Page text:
What can an elected official do with 400 e-mails on a very hot topic slated for a future zoning hearing? Just about nothing, except acknowledge receipt and send them on to the City Clerk for disclosure and record purposes. This is the latest example of the "Jennings Rule" in action.
The Matheson Hammock project creates antagonisms and frustrations both for those concern as well as the elected officials who want to be responsive. The frustrations created were discussed in a prior South Dade Updates blog post: ‘Jennings Rule’ protects everyone’s due process rights, April 23, 2011 Click on the article title to re-review the full rule.
“The commission and the city manager have received many letters from members of the public related to this matter, and that’s understandable as it’s an important matter to the city, but they cannot respond,” City Attorney Craig Leen told the City Commission at its meeting Tuesday. “They can acknowledge receipt, but I’ve asked that those letters be forwarded to the city clerk and so placed into the record...."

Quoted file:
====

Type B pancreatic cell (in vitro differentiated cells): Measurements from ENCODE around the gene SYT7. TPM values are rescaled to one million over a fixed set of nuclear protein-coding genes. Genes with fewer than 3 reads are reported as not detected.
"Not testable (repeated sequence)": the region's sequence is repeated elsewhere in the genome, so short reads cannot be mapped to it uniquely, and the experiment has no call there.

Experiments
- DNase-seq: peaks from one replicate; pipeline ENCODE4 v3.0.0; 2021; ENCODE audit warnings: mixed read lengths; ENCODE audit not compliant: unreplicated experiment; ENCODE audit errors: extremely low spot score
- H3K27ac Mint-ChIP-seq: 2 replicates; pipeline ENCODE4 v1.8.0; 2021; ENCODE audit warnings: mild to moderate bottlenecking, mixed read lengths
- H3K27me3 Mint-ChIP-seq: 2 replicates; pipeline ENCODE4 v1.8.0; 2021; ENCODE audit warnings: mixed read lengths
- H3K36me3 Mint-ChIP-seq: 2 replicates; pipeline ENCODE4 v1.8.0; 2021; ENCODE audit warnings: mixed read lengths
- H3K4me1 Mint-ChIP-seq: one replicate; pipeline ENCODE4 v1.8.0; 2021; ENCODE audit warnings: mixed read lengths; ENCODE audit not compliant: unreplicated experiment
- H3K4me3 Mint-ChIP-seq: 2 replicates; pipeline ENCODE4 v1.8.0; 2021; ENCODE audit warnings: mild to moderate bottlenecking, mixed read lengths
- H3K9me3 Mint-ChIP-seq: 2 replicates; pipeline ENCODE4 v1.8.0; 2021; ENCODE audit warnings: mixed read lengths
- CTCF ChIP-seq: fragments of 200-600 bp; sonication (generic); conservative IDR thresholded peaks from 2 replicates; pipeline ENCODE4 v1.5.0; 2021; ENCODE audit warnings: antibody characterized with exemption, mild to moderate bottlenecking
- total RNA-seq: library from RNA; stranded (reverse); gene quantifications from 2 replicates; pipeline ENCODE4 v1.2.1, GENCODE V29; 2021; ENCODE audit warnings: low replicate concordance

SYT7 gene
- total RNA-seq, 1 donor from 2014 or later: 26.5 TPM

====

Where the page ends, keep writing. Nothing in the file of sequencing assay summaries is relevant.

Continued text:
The reason: The city will have to decide whether to approve the $18 million structure, and part of this approval process will be “quasi-judicial,” meaning that commissioners must act like judges and make their decisions without pre-judging and based only on information provided at a public hearing. And, as the Coral Gables City attorney says, "Everyone is entitled to due process and fair process.”
Every involved person will have to be patient and work hard to achieve a result in their favor, whichever side they are on.